I Once Was Blind

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Posted by peskypippi | Posted in Life, Life Lessons, Metaphor | Posted on 04-10-2016

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I once was blind, but now I see.

Or so I thought.

A few years ago, my eyesight was going. Each day my vision was getting blurrier. My eyes stung.

I squinted and Googled my symptoms. Sure enough, I was going blind.

I had to wait three days for my eye appointment. Those three days were agony. I’m going to miss my children’s beautiful faces. I’m going to miss watching them grow. I’m going to miss my husband’s reassuring smile. I’m going to miss the flowers that I love to photograph. How will I see the world? How will I watch movies? How will I drive? How will I experience all of the color and sights and richness of life?

My depression and worry and self-pity mounted with each passing minute. I wept.

Turns out, it a bad batch of eye drops I had been using. After some tests, the doctor reassured me that my eyes were temporarily burned and my eyesight was 20/20 (thanks to Lasik surgery awhile back). After flushing out with good eyedrops, I’d be as good as new.

The next day was Thanksgiving. No joke. And, oh, how thankful I was.

Sight! My children! My husband! Flowers! The world! Movies! Independence! The richness of life!

This is one of my favorite memes: I opened two gifts this morning. They were my eyes.

When I think back to “losing my eyesight,” I am reminded (once again) about gratitude. What prompted me to write this was seeing a blind woman with her cane the other day, while on my run. She was stumbling up the steep hill, navigating the cracks in the sidewalk and the bumps of the curbs. Meanwhile, I was across the street, running downhill. In sharp contrast, I have it so easy.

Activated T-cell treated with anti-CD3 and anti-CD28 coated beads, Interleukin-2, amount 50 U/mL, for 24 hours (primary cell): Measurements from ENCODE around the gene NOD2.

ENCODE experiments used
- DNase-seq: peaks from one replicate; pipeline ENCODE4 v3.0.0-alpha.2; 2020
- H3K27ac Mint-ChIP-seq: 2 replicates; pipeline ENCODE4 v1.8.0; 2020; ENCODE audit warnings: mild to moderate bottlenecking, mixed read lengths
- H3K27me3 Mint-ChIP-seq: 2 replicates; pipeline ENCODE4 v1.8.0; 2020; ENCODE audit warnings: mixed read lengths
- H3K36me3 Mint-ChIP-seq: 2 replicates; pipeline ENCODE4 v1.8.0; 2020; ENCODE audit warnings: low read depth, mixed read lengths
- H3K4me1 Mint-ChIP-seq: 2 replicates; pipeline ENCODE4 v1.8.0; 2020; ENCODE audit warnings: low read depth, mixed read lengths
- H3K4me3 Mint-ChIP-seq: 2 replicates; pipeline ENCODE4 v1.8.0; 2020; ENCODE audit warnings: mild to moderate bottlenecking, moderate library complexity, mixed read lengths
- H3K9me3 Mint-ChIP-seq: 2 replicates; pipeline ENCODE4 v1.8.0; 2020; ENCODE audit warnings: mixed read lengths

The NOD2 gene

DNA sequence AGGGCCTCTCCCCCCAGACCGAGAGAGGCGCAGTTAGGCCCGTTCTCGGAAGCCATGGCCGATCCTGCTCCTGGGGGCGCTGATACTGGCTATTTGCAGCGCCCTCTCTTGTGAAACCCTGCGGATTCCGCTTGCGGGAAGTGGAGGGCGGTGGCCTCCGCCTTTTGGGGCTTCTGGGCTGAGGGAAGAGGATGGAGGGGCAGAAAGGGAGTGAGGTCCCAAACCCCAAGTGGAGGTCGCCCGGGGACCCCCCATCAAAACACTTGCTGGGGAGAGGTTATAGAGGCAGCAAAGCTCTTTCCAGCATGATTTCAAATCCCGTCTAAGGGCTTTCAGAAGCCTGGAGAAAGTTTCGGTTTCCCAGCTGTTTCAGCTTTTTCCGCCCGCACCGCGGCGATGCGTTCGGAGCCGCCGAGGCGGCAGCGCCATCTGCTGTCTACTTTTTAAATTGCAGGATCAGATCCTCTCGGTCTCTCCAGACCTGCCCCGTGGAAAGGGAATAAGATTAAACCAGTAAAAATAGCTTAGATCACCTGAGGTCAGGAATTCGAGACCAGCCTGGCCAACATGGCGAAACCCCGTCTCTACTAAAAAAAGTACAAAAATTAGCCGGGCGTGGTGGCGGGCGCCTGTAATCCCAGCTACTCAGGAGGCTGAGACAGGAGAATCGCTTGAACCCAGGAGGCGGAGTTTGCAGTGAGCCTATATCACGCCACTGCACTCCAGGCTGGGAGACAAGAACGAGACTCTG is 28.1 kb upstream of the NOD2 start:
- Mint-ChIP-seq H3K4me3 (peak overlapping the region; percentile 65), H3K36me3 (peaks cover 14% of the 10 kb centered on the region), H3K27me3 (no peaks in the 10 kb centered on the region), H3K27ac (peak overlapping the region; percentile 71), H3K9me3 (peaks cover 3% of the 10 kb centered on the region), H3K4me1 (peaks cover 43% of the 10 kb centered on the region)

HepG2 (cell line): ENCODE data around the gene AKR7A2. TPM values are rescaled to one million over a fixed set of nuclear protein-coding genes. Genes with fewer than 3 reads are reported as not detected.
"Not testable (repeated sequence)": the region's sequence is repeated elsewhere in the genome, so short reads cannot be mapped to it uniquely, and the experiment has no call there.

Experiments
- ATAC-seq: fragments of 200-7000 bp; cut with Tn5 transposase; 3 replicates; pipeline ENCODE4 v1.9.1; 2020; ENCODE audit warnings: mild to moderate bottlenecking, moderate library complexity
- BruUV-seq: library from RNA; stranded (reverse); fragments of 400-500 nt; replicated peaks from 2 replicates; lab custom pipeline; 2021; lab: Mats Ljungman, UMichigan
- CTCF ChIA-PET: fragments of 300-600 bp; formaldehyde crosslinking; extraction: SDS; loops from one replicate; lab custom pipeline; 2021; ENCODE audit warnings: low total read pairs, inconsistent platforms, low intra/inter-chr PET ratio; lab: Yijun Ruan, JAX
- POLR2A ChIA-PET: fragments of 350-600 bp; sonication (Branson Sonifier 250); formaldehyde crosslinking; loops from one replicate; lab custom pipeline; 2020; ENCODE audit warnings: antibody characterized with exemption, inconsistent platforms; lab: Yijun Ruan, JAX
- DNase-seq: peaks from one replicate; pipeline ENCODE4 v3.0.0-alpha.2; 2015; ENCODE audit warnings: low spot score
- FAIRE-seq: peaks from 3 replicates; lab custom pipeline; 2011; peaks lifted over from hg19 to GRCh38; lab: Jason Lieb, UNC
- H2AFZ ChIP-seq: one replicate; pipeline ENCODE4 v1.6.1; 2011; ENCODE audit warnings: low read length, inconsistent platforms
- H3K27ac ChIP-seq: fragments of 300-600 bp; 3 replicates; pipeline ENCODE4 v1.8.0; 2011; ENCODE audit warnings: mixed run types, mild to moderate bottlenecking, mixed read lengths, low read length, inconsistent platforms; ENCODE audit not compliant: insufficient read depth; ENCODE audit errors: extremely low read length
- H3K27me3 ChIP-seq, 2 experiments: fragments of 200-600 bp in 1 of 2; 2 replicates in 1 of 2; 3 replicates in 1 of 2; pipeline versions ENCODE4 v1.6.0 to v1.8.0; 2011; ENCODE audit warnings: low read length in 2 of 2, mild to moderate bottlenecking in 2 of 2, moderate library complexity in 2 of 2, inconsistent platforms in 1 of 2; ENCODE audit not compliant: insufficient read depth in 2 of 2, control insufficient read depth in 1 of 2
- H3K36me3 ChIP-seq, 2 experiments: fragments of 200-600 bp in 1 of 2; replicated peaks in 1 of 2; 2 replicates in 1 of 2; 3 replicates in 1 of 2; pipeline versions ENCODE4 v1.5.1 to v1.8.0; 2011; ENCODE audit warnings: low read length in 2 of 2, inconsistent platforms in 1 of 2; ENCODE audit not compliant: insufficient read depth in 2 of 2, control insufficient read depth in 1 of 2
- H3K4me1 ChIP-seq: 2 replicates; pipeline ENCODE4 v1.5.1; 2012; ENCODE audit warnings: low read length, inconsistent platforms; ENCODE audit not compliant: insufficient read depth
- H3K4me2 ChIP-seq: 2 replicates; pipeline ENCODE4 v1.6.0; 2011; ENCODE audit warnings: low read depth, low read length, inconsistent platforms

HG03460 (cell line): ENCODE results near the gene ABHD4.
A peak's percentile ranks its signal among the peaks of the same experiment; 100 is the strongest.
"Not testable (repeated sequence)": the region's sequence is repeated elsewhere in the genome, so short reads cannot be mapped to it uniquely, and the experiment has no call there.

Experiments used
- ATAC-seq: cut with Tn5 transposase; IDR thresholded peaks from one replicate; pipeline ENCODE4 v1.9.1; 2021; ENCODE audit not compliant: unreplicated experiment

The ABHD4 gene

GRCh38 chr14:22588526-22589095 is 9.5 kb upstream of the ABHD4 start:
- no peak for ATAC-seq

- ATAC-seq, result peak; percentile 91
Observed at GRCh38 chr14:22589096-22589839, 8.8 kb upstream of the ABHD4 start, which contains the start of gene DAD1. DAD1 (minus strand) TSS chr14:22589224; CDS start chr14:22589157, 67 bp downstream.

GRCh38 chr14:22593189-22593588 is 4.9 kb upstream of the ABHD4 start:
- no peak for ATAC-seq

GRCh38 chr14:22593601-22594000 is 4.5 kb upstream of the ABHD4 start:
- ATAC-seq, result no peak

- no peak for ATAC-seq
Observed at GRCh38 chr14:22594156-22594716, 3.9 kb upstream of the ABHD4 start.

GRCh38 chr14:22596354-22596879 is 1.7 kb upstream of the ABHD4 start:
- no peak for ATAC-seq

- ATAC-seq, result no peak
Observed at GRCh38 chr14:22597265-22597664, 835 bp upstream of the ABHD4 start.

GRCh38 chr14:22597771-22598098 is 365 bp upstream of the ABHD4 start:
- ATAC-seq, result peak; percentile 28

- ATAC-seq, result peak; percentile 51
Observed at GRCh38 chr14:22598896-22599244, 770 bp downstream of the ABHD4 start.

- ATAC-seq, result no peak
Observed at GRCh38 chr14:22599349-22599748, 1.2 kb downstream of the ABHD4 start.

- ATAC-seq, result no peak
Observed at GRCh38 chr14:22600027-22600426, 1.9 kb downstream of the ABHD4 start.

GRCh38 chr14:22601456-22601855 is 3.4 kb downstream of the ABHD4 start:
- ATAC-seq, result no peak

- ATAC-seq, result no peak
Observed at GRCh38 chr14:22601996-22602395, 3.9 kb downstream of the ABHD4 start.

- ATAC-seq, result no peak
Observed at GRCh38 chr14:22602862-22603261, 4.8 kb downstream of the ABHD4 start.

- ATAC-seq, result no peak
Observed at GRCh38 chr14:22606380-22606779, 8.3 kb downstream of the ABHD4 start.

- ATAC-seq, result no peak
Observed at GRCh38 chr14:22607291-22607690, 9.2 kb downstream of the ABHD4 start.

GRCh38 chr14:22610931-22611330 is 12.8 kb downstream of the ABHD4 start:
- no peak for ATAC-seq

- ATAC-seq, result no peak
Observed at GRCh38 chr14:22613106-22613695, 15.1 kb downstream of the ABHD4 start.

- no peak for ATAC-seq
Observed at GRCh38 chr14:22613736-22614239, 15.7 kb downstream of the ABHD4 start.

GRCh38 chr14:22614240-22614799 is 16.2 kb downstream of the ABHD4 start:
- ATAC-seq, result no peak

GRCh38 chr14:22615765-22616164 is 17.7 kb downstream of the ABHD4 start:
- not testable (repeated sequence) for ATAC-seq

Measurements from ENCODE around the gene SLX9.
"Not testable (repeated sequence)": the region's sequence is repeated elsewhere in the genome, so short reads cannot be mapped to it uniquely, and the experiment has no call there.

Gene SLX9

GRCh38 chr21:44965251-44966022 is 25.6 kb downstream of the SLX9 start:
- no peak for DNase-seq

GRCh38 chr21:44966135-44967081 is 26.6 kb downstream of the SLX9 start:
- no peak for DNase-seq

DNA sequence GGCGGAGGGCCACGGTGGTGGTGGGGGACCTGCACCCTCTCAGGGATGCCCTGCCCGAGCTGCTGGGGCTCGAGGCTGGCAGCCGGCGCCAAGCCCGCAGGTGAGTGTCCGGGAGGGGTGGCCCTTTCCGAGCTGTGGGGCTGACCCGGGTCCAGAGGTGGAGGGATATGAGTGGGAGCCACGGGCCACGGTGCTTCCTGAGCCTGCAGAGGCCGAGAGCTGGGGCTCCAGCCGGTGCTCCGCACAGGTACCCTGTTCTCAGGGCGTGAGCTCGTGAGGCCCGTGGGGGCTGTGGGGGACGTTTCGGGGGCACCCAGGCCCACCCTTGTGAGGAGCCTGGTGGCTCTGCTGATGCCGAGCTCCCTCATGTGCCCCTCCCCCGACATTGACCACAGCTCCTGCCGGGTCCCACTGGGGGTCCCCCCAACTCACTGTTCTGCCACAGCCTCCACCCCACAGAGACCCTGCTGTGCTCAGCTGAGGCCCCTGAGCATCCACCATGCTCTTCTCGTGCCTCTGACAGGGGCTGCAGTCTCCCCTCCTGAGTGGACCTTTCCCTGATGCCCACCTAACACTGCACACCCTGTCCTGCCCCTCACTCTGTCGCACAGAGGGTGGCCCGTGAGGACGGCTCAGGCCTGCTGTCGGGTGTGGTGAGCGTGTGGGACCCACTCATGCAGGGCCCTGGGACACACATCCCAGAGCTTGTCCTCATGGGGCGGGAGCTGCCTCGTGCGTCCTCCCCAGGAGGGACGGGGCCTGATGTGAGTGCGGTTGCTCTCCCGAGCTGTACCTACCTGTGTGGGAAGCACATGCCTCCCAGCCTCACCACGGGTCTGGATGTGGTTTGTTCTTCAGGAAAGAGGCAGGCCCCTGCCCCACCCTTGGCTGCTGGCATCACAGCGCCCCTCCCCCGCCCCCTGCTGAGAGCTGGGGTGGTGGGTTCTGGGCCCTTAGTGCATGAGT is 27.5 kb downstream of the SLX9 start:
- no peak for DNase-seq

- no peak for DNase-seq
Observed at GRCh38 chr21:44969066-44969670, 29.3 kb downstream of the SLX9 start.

I paused to see how she was doing. From what I saw, she had amazing perspective. She was outside walking, taking in the morning’s briskness, crunching on the fall leaves, bundled in her hoodie, for goodness sake! Was that a faint smile on her face as she took it all in?

Watching her (staring, actually), I stumbled a bit. Maybe because I was in awe of her calmness and her strength. She seemed to have a good handle on her path, her life. That blind woman opened my eyes. To gratitude. To grace. To strength. To awesomeness.

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Mud Girls

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Posted by peskypippi | Posted in Adolescence, Attitude, Celebrations, Childhood, Childrearing, Confidence, Connections, Encouragement, Exercise, Family, Life, Life Lessons, Metaphor, Motherhood, Mothering, Mothers and Daughters, Relationships | Posted on 13-09-2016

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I can’t think of a better way to kick off Mother’s Day weekend than to run a 5K Survivor Run with my daughter, navigating obstacles, slipping and sloshing through the mud, having a blast, and learning a thing or two about life lessons.

This race–complete with obstacles, mud, exertion, and fun–is a perfect metaphor for life.

You put yourself out there. You try your best. You face obstacles and overcome them. You find support. You laugh. You get dirty. You find your strength. You fall and you get back up. You learn independence. You are reminded that you can do it. You have fun. You are empowered.

What better lessons for a mother to bestow upon her young teenager?

It was not the medal at the end that made me so happy. It was the journey through the race, together. Through the ups and downs. (Up dirt hills and down into mud puddles!)

That Saturday, we were Mud Girls. In my heart, we are forever Mud Girls. Also known as Survivors.

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The Journey

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Posted by peskypippi | Posted in Attitude, Beauty, Encouragement, Exercise, Metaphor, Women | Posted on 29-07-2015

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I try to get a run in whenever I have the chance. Always with my essentials:

  1. Otis.
  2. Two poop bags.
  3. Trusty New Balance shoes.
  4. A sturdy bra.
  5. A ball cap.
  6. A camera.

A camera?? I often stop along the run to take pictures of flowers (while Otis sniffs). For me, running is not only exercise and de-stressing. It’s me time, Otis-and-me time, time to enjoy the journey.

Maybe the flowers’ bright and smiling faces serve as encouragement along the way?

A quilt of flower photos.

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All Hail the Dandelion

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Posted by peskypippi | Posted in Magic, Metaphor, Nature | Posted on 29-06-2015

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California poppies grow in cement cracks and flourish amidst rocks alongside of the freeway. Similarly, dandelions can grow through asphalt cracks…or almost anywhere the wind takes them.